Forgot Password?

0
Marketing & Advertising: Can You Name the Difference?

Marketing & Advertising: Can You Name the Difference?

Posted on Mar 27, 2019 by

Although advertising and marketing are often used interchangeably, the two terms represent different aspects of the business process. While marketing encompasses the entire process of selling a product or service to a certain audience, advertising focuses on a particular facet of this process. Understanding the difference between both of these frequently used business terms is the first step to creating an effective marketing strategy:

Marketing Defined:

Marketing can be defined in a number of ways. However, think of marketing as the start-to-finish process of introducing and selling a product or service to a targeted audience. While this process incorporates advertising, it also includes extensive research, analysis, and planning. Research on the conditions of the current market, target audiences, media trends, and possible media channels are just a small portion of the broad umbrella of marketing. Even with all of those components, that’s still just the tip of the iceberg.

Marketing requires a well-thought-out approach to make your company stand out in the marketplace. Taking all the research and analysis and creating a solid strategy for how and where the message is sent is what makes marketing truly a start-to-finish process. Essentially, marketing is the “overall goal” for a company to influence the way consumers view and engage with the brand.

Advertising defined:

Advertising reaches towards a similar goal as marketing but instead focuses on one specific component of the marketing process. While marketing encompasses the research, analysis, and planning that goes behind the actual message, advertising focuses on the literal message that’s presented. This includes things like the copy, media placement, and time allocation for the product or idea you’re trying to introduce. It takes the research and analysis portion of marketing, transforms it into a creative message, and positions it within the medium that best relays that message for the intended audience. Advertising is essentially the process of creating the end result that the consumers will actually see.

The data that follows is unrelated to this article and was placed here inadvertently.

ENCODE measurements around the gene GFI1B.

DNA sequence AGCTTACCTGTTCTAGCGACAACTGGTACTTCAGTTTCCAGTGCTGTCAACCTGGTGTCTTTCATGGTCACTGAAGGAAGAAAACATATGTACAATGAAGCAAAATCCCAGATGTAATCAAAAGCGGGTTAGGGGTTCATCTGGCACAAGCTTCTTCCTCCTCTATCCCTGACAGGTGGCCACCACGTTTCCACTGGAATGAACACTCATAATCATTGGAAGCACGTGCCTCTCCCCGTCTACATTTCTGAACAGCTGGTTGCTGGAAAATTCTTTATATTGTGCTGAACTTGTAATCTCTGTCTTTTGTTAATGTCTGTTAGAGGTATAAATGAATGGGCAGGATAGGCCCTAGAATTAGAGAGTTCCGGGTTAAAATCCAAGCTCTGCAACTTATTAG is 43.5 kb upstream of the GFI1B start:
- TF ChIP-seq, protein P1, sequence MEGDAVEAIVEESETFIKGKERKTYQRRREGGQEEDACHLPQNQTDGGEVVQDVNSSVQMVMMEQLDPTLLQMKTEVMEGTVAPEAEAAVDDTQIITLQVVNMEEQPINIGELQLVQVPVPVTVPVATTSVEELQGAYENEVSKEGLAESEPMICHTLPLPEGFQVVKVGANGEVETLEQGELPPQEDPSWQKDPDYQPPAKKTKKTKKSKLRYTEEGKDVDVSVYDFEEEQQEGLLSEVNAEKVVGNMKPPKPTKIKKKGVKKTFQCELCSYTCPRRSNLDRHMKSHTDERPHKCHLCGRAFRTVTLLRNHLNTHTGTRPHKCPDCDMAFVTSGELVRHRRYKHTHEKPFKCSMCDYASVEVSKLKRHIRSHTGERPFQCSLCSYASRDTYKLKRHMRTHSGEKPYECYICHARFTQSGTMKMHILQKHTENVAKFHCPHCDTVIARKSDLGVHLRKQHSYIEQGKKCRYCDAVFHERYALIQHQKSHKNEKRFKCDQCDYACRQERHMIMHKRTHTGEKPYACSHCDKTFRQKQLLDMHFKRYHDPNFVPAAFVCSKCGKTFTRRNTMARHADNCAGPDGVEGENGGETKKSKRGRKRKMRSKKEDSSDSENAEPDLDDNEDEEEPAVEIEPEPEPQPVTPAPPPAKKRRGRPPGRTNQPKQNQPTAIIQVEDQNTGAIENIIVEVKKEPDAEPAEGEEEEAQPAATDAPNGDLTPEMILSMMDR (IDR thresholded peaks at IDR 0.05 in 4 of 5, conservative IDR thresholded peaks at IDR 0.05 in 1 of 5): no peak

Even though advertising is just one facet of the marketing process, it’s still a very complex process. Advertising encompasses more than the actual content of the ad we see. It’s responsible for planning which media outlets to use and when to use them in order to most effectively get a message across. Consequently, good advertising always takes into consideration which media outlets will reach the targeted audience in the most effective way.

How they are used together:

While advertising is just a slice of the marketing pie, the two work together quite closely to reach the same goal. Marketing gathers all the information needed in order for the advertising department to create effective content. However, advertising is more of a short-term process, focusing more on communicating about specific projects, while marketing is more long-term, taking into consideration what will have the most far-reaching results for the company as a whole. If marketing was prepping the perfect race car, advertising would be setting it off to races to see if it wins.

While these two terms are different, the fact that they are so often confused with one another is no coincidence. Marketing and advertising are essentially focused around one overarching goal – to reach the consumer. Because the two work so closely together to achieve this one goal, they’re often lumped together. However, knowing the difference can keep you up-to-date on your business lingo and help your marketing and advertising efforts stay on target.

Da Jin Kim

Advertising Student, UT Austin; Social Media and Marketing Intern; Avid movie watcher and coffee drinker; Dallas Mavericks Super Fan. Follow Her on Twitter @dajin_kim

More Posts


comment icon

WHAT'S THE BUZZ?

Stay connected with the latest in tech, web design, and everything Austin-related!


Join the Conversation